Frankly, this wouldn’t be a scandal in the eyes of the CPC if the Liberals had laughed at the CBC’s request/demand and had proceeded by staying within the mandate of the parliamentary committee on access to information, privacy and ethics. The Liberals were ultimately the precipitators of this scandal by showing that they could be influenced to brutally stretch the committee’s scope. It is also troubling to know that the CBC itself is party to the political process on the Hill.

Here are the questions from CBC that Jean Lapierre alleged (and Jay Ephard, a Liberal researcher confirmed) were given to the Liberals to ask:

CBC-Liberal scandal unfolds

Mike Duffy commentator Jean Lapierre makes allegation that CBC wrote questions for the Liberals on the wireless spectrum auction.

Liberals clarify and say that they only suggested the questions and the Liberals subsequently wrote them down

Conservative MP Dean del Mastro puts out press release demanding answers into possible CBC-Liberal “collusion”

CPC Head of Political Operations demands CBC Ombudsman investigate Lapierre’s allegations

CBC announces launch of internal investigation

CPC wants answers over alleged CBC-LPOC collusion

Situation escalated, CPC demands answers from CBC ombudsman. Click here, or scroll down for the update

CBC announces internal investigation. Click here, or scroll down for the update

Official Conservative Party press release just received:

Conservatives Demand Answers from the CBC over Alleged Collusion with the Liberal Party

OTTAWA – Today, former Liberal Cabinet Minister and current TVA journalist Jean Lapierre made shocking allegations about strategic collusion between journalists at the CBC and Liberal Members of Parliament at the House of Commons Ethics Committee.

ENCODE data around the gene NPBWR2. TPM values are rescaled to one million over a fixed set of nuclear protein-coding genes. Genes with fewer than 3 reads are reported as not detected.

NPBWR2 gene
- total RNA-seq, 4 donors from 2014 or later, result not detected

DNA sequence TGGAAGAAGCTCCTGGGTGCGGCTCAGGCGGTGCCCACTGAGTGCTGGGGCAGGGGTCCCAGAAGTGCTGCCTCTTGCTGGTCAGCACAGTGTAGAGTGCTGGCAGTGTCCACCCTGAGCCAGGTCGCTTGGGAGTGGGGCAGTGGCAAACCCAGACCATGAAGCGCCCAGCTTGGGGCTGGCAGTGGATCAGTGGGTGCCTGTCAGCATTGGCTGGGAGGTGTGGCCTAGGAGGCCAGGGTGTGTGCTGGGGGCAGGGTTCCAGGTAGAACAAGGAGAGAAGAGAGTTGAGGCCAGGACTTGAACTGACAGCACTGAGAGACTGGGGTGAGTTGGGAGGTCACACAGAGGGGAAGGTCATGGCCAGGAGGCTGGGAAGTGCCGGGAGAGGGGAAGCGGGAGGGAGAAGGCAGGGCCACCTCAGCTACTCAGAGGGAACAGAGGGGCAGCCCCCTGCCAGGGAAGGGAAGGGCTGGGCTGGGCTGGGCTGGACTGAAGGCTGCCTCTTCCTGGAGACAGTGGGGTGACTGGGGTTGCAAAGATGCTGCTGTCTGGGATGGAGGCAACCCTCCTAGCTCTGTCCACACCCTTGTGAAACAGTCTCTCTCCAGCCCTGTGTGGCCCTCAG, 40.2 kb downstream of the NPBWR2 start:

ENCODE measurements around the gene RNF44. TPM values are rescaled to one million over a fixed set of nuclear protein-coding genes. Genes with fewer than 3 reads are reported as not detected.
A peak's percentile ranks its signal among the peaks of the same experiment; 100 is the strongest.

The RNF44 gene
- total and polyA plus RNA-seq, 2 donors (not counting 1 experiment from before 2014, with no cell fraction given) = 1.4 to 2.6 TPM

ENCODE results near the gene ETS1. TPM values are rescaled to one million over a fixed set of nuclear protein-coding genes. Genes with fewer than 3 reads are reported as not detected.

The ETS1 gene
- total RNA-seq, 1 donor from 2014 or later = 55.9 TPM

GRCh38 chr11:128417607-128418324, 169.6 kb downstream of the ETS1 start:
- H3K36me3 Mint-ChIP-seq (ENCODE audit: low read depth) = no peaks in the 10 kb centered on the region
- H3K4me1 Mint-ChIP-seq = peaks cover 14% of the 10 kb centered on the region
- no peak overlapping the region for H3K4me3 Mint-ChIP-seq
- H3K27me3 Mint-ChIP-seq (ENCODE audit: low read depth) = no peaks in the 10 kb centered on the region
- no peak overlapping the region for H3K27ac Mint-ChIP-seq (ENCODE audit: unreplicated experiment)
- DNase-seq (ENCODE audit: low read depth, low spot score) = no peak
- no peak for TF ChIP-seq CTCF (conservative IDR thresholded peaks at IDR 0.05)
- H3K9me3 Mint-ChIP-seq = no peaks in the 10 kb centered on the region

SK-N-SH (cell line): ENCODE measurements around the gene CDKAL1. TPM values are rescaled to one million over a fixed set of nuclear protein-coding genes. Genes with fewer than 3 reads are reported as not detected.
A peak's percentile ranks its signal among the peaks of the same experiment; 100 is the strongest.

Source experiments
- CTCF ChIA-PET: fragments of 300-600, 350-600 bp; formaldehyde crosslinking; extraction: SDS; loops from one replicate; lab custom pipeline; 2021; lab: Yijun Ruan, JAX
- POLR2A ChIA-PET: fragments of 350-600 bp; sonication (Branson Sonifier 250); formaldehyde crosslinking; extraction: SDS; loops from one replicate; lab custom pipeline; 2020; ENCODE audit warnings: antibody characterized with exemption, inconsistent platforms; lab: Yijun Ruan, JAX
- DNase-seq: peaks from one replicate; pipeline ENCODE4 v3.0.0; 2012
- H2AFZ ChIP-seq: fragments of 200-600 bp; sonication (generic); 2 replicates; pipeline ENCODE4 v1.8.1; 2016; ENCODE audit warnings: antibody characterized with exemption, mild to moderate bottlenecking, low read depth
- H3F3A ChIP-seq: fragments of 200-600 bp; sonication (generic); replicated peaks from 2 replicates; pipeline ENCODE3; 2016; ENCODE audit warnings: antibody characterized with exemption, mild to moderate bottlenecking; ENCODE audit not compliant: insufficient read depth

According to Lapierre Liberal Members of Parliament asked former Prime Minister Brian Mulroney questions written by journalists at the CBC regarding any involvement in the spectrum auction for cellular and wireless devices.

“I knew all about those questions. They were written by the CBC and provided to the Liberal Members of Parliament and the questions that Pablo Rodriguez asked were written by the CBC and I can’t believe that but last night, influential Member of Parliament came to me and told me those are the questions that the CBC wants us to ask tomorrow.” (CTV Newsnet, December 13, 2007)

If proven true these allegations would mark the third major case of orchestrated anti-Conservative bias from a broadcaster that is financed by all Canadians for the benefit of all Canadians.

In 2004 an email from Stephanie Matteis of CBC’s The National exposed the CBC’s search for Canadians that would not vote for the Conservatives because they were “scared, freaked out or worried about the Conservatives, the Conservative agenda or its leader.” (http://www.smalldeadanimals.com/archives/003009.html )

The CBC was also forced on August 21, 2006 to express “regret” over a story by CBC reporter Christina Lawand that misrepresented an answer given by Conservative Prime Minister Stephen Harper. (http://www.stephentaylor.ca/archives/000645.html )

“This is a very serious allegation that the CBC must provide an answer to,” said Conservative Dean Del Mastro.

– 30 –

Here is the clip:

UPDATE 12/14, 3:53pm: Just was forwarded this letter by the party. It’s addressed to the CBC Ombudsman:

Vince Carlin,
Ombudsman
CBC
P.O. Box 500, Station A
Toronto, Ontario M5W 1E6

December 14, 2007

Dear Mr. Carlin,

I am writing about allegations made by former Liberal Cabinet Minister and current TVA journalist Jean Lapierre.

According to Mr. Lapierre Liberal Members of Parliament asked former Prime Minister Brian Mulroney questions at the House of Commons Ethics Committee written (or suggested) by journalists at the CBC regarding any personal involvement in the spectrum auction for cellular and wireless devices.

“I knew all about those questions. They were written by the CBC and provided to the Liberal Members of Parliament and the questions that Pablo Rodriguez asked were written by the CBC and I can’t believe that but last night, influential Member of Parliament came to me and told me those are the questions that the CBC wants us to ask tomorrow.” (Mr. Lapierre, CTV Newsnet, December 13, 2007)